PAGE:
Feedstocks

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One must begin any assessment of product sustainability at the beginning, which in the case of bioplastics, generally means the field or forest where the crop or other plant material is growing. While bioplastics are being made today from a wide variety of agricultural and forest-based materials, most of the bioplastics available are derived from corn, bamboo, and other common crops and plants. How these crops are grown and/or harvested makes a big difference in the overall environmental profile of the bioplastic.

Sustainability concerns of agricultural production usually focus on the environmental impacts of producing and harvesting crops as well as the health and economic viability of farmers and farm workers.

Sustainability concerns of forestry do not include a “production” angle, as the trees are naturally grown (planting trees specifically for harvesting is considered “agroforestry”).  The concerns focus on the impacts of management and harvesting on natural forests and the economic well-being of foresters, forest landowners, and others involved in the industry.

Environmental

  • Environmental impacts of agriculture focus on water, soil, and biodiversity. Soil erosion and pollution from nutrient and pesticide applications can contribute to reduced water quality, with potential health and water treatment costs. Poor soil management practices, including excess tillage, along with lack of crop rotations can reduce soil quality and increase loss of topsoil. Increased use of monocropping techniques and less variety of crops grown on the landscape contributes to a reduction in biodiversity.
  • Environmental concerns of forestry center on impacts to forest health from excessive removal of trees and biomass, and poor forest management and harvesting practices. Poor practices can reduce the quality of forest soil, introduce or increase the numbers of invasive species, pollute water and air, and decrease animal habitats and biodiversity.

Social/Economic

  • Some farming practices and systems may be good for the environment, but if they don’t help farmers, farm workers, and rural citizens from an economic or community perspective, two critical components of sustainability are lacking. Farmers and farm workers, as well as the workers who process the feedstock and produce the bioplastics, need to earn a living wage, which means that they can afford basic necessities.
  • It has been shown that when local residents are not only workers but also have some ownership in a company, the dollars generated through this business are circulated more in the local economy. Locally-owned operations generally employ higher numbers of local workers and source more of their materials and equipment from local dealers. This also works throughout the bioplastic value chain. Thus community or local ownership of bioplastic processing and manufacturing facilities would provide significantly higher economic benefits to the local community.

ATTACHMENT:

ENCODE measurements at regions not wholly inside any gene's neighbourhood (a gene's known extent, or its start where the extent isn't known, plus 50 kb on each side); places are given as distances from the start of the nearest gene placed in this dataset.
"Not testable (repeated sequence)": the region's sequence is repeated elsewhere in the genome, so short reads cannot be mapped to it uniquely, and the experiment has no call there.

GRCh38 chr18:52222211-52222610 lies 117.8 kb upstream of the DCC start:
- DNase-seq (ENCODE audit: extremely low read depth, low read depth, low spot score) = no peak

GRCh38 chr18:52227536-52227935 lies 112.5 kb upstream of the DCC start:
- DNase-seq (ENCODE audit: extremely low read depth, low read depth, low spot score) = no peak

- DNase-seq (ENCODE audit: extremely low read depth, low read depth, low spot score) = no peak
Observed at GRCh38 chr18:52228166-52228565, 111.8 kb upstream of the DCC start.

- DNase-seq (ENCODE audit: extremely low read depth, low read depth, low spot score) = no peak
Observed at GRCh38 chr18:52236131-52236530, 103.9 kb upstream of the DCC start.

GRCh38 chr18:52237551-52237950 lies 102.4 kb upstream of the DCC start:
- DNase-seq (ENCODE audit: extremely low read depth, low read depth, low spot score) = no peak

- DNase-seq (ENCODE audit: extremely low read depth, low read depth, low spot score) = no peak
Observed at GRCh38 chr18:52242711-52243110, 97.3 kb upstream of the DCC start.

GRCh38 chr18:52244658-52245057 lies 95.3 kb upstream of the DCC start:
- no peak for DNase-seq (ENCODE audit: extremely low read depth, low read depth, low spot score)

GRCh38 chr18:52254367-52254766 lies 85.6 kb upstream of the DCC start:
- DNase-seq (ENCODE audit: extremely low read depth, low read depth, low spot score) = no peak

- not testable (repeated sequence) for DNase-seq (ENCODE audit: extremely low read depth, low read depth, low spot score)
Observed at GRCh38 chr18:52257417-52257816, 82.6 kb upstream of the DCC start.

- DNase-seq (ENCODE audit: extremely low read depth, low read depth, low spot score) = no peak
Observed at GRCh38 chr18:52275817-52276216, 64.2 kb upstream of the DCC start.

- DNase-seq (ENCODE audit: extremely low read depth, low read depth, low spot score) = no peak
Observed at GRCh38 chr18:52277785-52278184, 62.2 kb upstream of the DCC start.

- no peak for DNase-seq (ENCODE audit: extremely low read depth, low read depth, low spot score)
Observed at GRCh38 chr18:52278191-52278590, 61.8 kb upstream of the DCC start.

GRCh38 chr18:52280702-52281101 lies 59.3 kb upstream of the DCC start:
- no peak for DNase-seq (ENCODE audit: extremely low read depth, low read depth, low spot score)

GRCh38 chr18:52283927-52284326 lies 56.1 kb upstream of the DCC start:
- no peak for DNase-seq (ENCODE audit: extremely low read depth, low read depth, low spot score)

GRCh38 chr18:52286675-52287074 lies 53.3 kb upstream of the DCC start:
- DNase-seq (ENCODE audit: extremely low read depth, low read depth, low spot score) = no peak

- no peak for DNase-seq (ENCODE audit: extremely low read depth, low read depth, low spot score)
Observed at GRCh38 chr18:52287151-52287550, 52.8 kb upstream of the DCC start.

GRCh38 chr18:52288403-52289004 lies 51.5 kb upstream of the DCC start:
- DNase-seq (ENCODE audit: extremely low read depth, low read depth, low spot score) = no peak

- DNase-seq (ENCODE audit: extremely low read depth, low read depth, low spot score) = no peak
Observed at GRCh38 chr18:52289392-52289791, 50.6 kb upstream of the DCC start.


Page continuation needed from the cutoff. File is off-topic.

Sustainable agricultural systems are highly productive while improving and maintaining environmental quality, minimizing fossil-fuel inputs, and providing real benefits to health and the economy. While more and more farmers are embracing this kind of multidimensional approach to farming, they remain a small segment of the agricultural sector. With US policies that have long favored industrial agricultural systems, many farmers will need market and programmatic support to shift toward more sustainable farming. The bioplastics market can help provide this incentive for sustainable farming through support for programs and standards that directly or indirectly require sustainably produced feedstock.

Working Landscape Certificate (WLC)

The Working Landscapes Certificate (WLC) program was started in 2006 by the Institute for Agriculture and Trade Policy (IATP) and Green Harvest Technology (GHT) to promote more sustainable agricultural production for emerging biomaterials sectors, including the bioplastics industry. This innovative program allows manufacturers, retailers, and other consumers of commodity crops to offer a more sustainable product to their customers by encouraging sustainable crop production, providing additional income to farmers using these practices, and improving the overall ecological impacts of agricultural production.

Forest Stewardship Council (FSC) Certificate

The Forest Stewardship Council (FSC) offers two types of certificates.  One type of certificate covers forest management practices, while the other focuses on chain-of-custody to track the wood source.  Their third-party certifiers assess forest management using the 10 FSC principles, 56 associated criteria, and standards. Products can display any of these three labels: FSC 100%, FSC Mixed Sources, or FSC Recycled.

USDA Organic Standards

The US Department of Agriculture's (USDA) National Organic Program and the Organic Foods Production Act are intended to assure consumers that the organic foods they purchase are produced, processed, and certified to be consistent with national organic standards.  The program regulates the standards for any farm, wild crop harvesting operation, or handling operation that claims that its agricultural product has been organically produced.  The standards require ecologically based practices such as ecological pest management and the exclusion of synthetic chemicals, antibiotics, and hormones in crop and livestock production.

Resources

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